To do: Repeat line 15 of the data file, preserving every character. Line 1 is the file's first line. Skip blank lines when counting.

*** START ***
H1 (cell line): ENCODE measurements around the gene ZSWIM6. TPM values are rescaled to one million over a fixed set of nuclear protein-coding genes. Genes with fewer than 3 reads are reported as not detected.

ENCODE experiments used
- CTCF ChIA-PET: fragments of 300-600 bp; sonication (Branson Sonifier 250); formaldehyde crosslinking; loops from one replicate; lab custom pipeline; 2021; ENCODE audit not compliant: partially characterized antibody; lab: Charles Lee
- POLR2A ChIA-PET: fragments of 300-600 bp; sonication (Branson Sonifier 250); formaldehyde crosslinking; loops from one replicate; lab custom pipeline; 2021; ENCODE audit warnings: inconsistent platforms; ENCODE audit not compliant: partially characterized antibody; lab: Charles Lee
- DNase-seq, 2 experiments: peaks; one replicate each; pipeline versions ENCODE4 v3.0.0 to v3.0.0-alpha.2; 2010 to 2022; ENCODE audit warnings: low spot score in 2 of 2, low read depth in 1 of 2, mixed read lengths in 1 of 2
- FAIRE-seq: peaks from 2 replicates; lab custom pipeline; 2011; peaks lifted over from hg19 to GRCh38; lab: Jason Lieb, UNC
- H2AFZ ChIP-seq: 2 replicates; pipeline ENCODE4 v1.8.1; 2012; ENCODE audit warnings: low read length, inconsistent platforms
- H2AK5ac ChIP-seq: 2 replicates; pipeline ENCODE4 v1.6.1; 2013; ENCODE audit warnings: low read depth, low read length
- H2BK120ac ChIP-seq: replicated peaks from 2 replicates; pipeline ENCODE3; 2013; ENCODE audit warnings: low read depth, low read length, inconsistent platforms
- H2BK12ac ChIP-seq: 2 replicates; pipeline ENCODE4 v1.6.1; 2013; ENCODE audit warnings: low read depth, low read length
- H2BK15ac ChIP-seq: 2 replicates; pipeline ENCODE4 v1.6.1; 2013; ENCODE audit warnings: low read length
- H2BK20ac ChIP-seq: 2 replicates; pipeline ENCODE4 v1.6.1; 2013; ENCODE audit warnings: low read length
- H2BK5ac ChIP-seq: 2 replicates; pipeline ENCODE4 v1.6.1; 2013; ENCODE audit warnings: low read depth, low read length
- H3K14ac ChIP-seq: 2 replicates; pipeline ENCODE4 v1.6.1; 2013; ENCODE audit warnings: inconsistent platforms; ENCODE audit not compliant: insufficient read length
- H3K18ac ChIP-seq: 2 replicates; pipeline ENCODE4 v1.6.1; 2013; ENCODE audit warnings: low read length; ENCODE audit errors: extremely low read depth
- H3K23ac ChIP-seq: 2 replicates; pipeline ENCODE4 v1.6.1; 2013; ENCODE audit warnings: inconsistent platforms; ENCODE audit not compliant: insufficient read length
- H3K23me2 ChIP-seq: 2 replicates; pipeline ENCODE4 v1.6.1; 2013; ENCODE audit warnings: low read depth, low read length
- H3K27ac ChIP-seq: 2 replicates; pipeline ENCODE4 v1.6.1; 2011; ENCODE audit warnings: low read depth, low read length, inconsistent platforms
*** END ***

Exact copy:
- H3K18ac ChIP-seq: 2 replicates; pipeline ENCODE4 v1.6.1; 2013; ENCODE audit warnings: low read length; ENCODE audit errors: extremely low read depth